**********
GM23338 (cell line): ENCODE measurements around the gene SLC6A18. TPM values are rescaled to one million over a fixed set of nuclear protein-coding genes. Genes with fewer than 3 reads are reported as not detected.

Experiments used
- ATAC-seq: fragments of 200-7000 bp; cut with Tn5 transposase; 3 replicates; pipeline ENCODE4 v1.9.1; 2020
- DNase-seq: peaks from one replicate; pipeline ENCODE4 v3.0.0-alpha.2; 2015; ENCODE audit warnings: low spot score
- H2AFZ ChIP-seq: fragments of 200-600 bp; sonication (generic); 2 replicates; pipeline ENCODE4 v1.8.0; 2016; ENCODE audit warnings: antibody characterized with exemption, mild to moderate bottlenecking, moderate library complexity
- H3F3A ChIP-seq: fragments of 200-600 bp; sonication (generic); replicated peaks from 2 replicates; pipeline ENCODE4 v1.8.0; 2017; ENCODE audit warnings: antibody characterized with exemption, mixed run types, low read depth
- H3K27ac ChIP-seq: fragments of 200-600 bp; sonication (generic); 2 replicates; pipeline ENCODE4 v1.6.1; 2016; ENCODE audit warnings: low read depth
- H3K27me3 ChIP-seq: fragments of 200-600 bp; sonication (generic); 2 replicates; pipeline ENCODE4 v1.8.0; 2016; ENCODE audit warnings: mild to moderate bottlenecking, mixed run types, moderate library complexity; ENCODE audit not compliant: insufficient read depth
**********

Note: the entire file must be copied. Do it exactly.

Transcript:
GM23338 (cell line): ENCODE measurements around the gene SLC6A18. TPM values are rescaled to one million over a fixed set of nuclear protein-coding genes. Genes with fewer than 3 reads are reported as not detected.

Experiments used
- ATAC-seq: fragments of 200-7000 bp; cut with Tn5 transposase; 3 replicates; pipeline ENCODE4 v1.9.1; 2020
- DNase-seq: peaks from one replicate; pipeline ENCODE4 v3.0.0-alpha.2; 2015; ENCODE audit warnings: low spot score
- H2AFZ ChIP-seq: fragments of 200-600 bp; sonication (generic); 2 replicates; pipeline ENCODE4 v1.8.0; 2016; ENCODE audit warnings: antibody characterized with exemption, mild to moderate bottlenecking, moderate library complexity
- H3F3A ChIP-seq: fragments of 200-600 bp; sonication (generic); replicated peaks from 2 replicates; pipeline ENCODE4 v1.8.0; 2017; ENCODE audit warnings: antibody characterized with exemption, mixed run types, low read depth
- H3K27ac ChIP-seq: fragments of 200-600 bp; sonication (generic); 2 replicates; pipeline ENCODE4 v1.6.1; 2016; ENCODE audit warnings: low read depth
- H3K27me3 ChIP-seq: fragments of 200-600 bp; sonication (generic); 2 replicates; pipeline ENCODE4 v1.8.0; 2016; ENCODE audit warnings: mild to moderate bottlenecking, mixed run types, moderate library complexity; ENCODE audit not compliant: insufficient read depth